Sure, though these seemed kind of pastel to me to begin with (and I wear glasses); probably just a monitor contrast difference. — SMcCandlish [talk] [cont] ‹(-¿-)› 00:16, 1 September 2008 (UTC)

Pigs, I see that you've cited a non-Wikipedia source as your authority. The Wikimedia software apparently doesn't comply with this outside group's rules. What I want to know is what practical difference does it make for a disabled person? Imagine a page skips from Level 1 to Level 3 with no intervening Level 2 header. What problem does this create? Do the screen readers quit reading? WhatamIdoing (talk) 21:23, 31 August 2008 (UTC)

My name is not "Pigs". I've a non-Wikipedia source as my authority because it - the W3C - is, er, more authoritative than Wikipedia, on both matters of HTML standards and web accessibility. Your other questions are also answered on line: a Google search for accessibility + html + heading + levels finds [ this video and a page saying "Without third level headings, the expectation is that there will be no fourth, fifth or sixth level headings there either". So those headings will typically not be found by a screenreader user as the first three results, after the WCAG page I have already cited. Andy Mabbett | Talk to Andy Mabbett 21:45, 31 August 2008 (UTC)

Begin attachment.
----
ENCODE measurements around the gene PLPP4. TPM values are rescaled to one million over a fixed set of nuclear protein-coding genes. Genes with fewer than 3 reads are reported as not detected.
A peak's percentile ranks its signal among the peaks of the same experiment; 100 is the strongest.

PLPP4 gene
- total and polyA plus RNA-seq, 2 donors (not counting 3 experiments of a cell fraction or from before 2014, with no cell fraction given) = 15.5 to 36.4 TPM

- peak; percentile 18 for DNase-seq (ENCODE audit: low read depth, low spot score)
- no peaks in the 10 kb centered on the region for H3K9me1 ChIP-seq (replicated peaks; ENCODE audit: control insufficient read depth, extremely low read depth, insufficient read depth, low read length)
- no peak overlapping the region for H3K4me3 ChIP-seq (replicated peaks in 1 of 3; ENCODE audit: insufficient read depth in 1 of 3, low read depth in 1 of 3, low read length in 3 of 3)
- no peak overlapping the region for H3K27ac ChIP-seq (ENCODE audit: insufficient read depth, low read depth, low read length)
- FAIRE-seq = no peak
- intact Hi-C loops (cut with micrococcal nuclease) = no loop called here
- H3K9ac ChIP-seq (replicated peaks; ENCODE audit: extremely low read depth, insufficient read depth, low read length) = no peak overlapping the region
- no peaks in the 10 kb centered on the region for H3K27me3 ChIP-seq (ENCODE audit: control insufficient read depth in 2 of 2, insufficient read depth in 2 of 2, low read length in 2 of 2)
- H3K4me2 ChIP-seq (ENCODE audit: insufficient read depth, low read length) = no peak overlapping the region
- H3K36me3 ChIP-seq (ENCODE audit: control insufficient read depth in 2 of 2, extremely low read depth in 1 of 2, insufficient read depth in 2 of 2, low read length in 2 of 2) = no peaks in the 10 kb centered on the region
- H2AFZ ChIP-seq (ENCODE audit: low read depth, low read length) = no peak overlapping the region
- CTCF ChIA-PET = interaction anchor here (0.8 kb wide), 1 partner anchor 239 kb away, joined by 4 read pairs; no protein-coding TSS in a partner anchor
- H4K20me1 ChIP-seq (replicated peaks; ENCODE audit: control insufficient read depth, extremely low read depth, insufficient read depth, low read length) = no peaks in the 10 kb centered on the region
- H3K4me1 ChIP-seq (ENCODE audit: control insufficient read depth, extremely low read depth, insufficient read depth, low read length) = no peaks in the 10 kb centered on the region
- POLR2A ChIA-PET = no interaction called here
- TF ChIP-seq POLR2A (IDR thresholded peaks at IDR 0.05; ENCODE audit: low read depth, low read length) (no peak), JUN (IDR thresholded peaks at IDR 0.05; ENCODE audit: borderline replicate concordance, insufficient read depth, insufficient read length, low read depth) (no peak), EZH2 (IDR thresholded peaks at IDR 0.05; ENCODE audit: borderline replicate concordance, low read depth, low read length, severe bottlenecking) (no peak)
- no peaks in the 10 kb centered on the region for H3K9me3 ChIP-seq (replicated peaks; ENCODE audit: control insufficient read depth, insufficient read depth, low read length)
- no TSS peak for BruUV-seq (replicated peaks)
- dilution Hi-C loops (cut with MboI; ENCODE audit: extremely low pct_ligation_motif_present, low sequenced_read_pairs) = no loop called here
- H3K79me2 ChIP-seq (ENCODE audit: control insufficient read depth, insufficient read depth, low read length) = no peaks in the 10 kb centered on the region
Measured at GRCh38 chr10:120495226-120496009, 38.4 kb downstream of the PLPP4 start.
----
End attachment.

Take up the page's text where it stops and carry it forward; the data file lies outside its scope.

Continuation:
True, your name is Pigsonthewing, which is charming but longer than I feel like typing sometimes.